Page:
|April: || god it sounds like sam had more fun with you then he ever does with me. |
|Brittany:||now that isn’t true!!!|
|April:|| he is gonna cheat…so I will have nothing to live for anymore… so im gonna just plan on killin myself sometime soon. I wish you weren’t gonna let him cheat |
|Brittany:||u r good enuf 4 him!|
|April:||he hates me, you hate me, and im going to kill myself and if you send this convo to him in an email like you did the last one…im going to kill myself right now|
Wake up, Mom and Dad. Kids everywhere use the Internet and it’s not just a benign modern distraction. The Web is being used as a blunt weapon of relational aggression and mass destruction. Sure, some kids use it to find out about Friday’s math homework or what time everyone’s meeting at the mall. But youngsters often wield the Internet for much more sinister purposes. It is tailor made for aggression. Kids are drawn to its power for spreading gossip quickly, anonymously and to an infinite audience.
The Internet is like the old child’s game “telephone,” only on steroids. Misunderstandings proliferate. Words can hurt. The Internet inflames that harm.
It starts with online anonymity. You can pretend to be someone else. You can listen to others’ conversations behind their backs. You can get caught up in the moment. Because you aren’t face-to-face and there’s no immediate personal feedback, you might say things you’d never say in person (37% of kids who go online report they’ve done just that!). This makes it easy to spread untruths and gossip or to talk nasty, because no one sees you. The Internet is a boundary-less environment.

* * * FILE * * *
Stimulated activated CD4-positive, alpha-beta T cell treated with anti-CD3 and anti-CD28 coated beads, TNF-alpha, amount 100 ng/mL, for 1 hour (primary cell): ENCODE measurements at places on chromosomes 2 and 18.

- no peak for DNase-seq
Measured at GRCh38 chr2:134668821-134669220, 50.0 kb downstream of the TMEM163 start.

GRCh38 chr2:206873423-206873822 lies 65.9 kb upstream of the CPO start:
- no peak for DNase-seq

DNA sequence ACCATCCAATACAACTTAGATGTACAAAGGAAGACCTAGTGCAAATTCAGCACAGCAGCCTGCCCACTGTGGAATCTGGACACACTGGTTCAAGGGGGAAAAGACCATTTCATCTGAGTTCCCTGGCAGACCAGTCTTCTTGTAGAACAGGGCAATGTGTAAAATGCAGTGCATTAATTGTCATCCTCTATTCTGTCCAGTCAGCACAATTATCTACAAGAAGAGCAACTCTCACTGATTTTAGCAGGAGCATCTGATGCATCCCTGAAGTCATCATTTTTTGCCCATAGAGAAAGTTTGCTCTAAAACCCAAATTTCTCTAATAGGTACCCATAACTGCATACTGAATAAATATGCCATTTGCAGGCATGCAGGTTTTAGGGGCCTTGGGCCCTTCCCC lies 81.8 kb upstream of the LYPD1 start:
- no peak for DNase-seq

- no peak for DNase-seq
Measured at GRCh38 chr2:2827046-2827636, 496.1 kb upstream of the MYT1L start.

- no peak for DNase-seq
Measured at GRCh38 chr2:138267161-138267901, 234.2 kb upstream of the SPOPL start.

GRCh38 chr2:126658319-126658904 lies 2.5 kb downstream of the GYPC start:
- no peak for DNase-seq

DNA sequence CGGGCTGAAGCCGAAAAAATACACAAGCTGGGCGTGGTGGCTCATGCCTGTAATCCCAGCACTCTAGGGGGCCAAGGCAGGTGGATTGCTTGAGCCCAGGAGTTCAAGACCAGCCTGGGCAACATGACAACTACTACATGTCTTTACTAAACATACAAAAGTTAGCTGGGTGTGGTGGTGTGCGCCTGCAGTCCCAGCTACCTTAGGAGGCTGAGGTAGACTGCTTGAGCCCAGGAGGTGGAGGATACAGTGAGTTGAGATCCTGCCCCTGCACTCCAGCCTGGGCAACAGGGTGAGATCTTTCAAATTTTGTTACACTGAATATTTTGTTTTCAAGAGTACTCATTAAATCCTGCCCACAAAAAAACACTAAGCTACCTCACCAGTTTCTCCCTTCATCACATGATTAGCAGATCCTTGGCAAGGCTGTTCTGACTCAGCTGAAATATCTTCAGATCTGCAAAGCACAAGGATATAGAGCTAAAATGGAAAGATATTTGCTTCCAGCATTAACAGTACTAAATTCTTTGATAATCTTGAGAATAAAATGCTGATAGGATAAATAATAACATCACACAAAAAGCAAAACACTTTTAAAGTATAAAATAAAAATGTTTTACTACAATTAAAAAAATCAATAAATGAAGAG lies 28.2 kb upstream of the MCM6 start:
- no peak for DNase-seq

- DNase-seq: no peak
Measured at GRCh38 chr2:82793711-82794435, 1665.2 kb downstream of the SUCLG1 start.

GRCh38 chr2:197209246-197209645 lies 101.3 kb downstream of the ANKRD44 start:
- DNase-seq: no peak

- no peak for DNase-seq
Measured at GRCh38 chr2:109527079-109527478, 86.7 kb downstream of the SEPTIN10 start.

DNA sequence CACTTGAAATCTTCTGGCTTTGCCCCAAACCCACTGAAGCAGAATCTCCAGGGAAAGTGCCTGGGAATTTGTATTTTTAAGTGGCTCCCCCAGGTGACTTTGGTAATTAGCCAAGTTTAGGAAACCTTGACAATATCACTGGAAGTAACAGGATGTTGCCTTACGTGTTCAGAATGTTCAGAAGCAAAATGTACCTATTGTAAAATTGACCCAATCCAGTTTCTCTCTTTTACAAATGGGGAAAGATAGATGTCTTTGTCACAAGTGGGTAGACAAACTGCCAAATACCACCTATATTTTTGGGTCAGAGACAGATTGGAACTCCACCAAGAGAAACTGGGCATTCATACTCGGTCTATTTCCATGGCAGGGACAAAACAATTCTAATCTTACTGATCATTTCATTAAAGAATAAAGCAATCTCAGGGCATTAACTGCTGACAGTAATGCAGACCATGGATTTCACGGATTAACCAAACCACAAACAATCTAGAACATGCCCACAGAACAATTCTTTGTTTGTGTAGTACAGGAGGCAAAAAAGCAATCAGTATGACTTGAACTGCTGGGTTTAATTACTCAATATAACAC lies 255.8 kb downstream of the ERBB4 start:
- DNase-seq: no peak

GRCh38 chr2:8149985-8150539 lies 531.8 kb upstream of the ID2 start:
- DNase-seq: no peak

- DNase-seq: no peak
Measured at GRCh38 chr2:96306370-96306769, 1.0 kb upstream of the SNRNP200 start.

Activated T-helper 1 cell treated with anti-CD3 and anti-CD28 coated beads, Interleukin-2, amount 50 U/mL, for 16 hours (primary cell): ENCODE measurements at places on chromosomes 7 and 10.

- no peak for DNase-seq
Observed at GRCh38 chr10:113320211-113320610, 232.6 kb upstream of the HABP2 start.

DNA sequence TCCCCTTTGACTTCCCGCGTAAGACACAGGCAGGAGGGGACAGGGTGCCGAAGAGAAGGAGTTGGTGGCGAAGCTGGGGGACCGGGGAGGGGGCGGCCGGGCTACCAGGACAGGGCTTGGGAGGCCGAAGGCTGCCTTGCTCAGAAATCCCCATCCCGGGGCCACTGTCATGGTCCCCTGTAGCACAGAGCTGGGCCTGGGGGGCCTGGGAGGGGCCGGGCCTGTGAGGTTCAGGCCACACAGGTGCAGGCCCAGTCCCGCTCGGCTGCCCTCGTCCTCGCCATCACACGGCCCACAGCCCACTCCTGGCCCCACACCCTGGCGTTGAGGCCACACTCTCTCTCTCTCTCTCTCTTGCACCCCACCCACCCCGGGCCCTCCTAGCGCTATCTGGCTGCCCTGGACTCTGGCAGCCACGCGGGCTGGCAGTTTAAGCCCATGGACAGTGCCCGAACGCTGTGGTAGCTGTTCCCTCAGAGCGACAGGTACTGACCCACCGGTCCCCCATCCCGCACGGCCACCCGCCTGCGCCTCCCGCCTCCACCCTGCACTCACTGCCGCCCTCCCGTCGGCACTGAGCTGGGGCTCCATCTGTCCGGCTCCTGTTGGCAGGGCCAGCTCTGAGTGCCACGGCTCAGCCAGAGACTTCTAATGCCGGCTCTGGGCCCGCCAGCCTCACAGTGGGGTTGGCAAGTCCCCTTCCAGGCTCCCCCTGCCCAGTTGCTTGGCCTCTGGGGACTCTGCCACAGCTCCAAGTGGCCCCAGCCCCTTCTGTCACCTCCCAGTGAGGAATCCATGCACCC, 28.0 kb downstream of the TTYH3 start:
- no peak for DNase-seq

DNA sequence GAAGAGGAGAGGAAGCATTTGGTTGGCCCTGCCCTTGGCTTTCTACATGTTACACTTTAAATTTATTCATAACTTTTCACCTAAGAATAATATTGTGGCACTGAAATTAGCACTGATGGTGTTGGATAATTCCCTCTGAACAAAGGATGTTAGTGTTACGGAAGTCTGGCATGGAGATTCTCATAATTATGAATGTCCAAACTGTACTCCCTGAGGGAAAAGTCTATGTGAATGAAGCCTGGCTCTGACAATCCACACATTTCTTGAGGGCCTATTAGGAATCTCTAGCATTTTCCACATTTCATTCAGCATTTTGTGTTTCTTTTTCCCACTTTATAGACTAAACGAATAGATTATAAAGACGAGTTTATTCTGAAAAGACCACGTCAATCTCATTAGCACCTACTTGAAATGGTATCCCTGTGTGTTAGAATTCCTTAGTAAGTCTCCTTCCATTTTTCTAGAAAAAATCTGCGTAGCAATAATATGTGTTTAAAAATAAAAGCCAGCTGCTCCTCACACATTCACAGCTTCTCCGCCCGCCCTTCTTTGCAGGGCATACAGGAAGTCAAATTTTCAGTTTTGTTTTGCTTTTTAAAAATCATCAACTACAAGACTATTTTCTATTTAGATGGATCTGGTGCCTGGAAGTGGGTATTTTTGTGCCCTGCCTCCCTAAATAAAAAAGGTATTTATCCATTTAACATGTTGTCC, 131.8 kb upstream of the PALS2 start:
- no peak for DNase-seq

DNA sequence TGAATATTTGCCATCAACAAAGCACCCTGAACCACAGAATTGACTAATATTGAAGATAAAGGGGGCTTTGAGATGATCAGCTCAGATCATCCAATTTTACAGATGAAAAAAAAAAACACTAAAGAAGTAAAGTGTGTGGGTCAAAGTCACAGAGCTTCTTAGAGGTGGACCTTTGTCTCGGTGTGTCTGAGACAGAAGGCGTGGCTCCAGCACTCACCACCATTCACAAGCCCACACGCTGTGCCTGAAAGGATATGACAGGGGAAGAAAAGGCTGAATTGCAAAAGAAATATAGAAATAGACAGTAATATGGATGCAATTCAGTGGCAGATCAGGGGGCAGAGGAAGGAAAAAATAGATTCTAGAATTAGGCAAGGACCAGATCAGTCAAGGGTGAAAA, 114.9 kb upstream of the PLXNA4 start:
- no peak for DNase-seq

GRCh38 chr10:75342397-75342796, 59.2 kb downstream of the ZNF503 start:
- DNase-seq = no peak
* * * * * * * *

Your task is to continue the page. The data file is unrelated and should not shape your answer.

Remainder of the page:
This talk is worse than a verbal rumor; those eventually die out. Kids can cut, paste, print or forward the conversations; consequently, a malicious tale can live on forever. Think of the wound that inflicts on a kid.
Has your child been on the receiving end of mysterious rumors? Does he or she suddenly have friendship troubles? Is he or she moodier than usual? Has he or she stopped hanging out with certain people? Check to see if the Web is the culprit.
Don’t be naïve. The Internet is here to stay. Eighty-seven percent of those between the ages of 12 and 17 are online.
So, parents, this is a heads-up. Does your child use instant messaging? Has he or she been the target of, or engaged in, online bullying? If your kids don’t know how to respond when spiteful chat and rumors start, they may do lifelong damage to someone – or get deeply hurt themselves.
Proud Mama To